There's a refreshing honesty in the Beshear administration's plan for strengthening investigations into abuse and neglect at Kentucky's nursing homes.
The recommendations, though modest and requiring no action by the legislature, can make a positive difference for thousands of vulnerable Kentuckians.
Additional recommendations, expected in the near future, would require changes in state law and probably some additional funding. But it's good the administration is moving quickly on what can be done now.
Responding to reporting by the Herald-Leader's Valarie Honeycutt Spears and Beth Musgrave, the Cabinet for Health and Family Services examined itself and discovered that inconsistencies in practices allow for "inadvertent failure to provide proper and timely notification" to law enforcement agencies when there is suspected neglect and abuse of nursing home residents.
So the cabinet plans to implement a standard protocol to improve intake and notification.
Joint investigative teams would be established by the Department for Community Based Services and the Office of the Inspector General, under another recommendation.
There are recommendations to revive and re-purpose an Elder Abuse Committee that has fallen dormant and to improve training for law enforcement and long-term care providers.
Altogether there are 20 recommendations, including some identifying areas for further study.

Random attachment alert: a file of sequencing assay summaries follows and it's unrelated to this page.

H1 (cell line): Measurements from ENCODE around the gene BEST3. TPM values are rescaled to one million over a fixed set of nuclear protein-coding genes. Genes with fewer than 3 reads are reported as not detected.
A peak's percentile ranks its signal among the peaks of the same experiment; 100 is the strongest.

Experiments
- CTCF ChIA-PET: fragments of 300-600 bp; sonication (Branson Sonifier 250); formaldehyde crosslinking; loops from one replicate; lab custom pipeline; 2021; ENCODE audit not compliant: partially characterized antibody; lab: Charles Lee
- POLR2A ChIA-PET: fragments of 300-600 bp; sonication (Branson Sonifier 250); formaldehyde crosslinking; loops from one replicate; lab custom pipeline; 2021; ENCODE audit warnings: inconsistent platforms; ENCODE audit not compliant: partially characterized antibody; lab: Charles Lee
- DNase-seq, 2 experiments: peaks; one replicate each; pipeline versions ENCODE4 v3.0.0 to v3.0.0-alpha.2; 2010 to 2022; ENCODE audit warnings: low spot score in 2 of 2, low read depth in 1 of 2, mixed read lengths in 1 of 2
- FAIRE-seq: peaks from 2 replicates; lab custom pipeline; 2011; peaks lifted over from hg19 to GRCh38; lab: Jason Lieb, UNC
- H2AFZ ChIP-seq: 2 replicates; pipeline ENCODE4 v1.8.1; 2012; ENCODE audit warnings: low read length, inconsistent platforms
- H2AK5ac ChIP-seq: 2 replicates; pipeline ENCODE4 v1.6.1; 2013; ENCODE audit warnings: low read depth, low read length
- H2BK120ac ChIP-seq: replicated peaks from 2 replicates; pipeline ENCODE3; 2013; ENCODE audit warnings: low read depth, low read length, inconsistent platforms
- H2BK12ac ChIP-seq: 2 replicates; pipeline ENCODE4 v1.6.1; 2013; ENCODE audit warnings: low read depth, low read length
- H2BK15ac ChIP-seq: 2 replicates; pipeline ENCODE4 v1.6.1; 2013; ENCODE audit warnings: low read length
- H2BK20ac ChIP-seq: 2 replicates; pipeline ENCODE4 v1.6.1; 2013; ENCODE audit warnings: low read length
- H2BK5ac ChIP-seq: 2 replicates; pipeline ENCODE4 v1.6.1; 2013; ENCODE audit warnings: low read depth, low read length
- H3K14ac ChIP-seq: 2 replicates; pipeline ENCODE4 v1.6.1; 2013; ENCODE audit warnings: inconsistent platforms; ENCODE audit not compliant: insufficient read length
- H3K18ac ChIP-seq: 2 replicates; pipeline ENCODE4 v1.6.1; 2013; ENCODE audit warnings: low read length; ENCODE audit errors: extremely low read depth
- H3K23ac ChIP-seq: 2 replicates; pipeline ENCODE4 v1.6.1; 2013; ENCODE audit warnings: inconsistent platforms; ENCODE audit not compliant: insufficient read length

Gov. Steve Beshear asked for the plan after the Herald-Leader examined 107 Class A citations, those in which a resident's life or safety is endangered, and found that only seven of the 107 cases resulted in criminal prosecutions. The citations involved 18 deaths, 30 hospitalizations, five broken bones and two amputations.
The reporters also found that coroners and local prosecutors often aren't notified of suspicious deaths and injuries at nursing homes.
Not every Type A citation involves a crime, and no one is advocating a witch hunt against underpaid, overworked nursing home employees. But the huge gaps in the adult protective system almost invite abuse.
Meanwhile, no one should delude themselves into thinking cost-free solutions alone will tighten all the gaps.
As the cabinet reports, adult protective services teams carry case loads that are even heavier than those of child-abuse investigators.
The elder-abuse investigations involve complex medical issues, require multiple interviews and present difficult challenges coordinating with other agencies.
That said, recognizing a problem is the first step to solving it. What the administration has done is a good first step.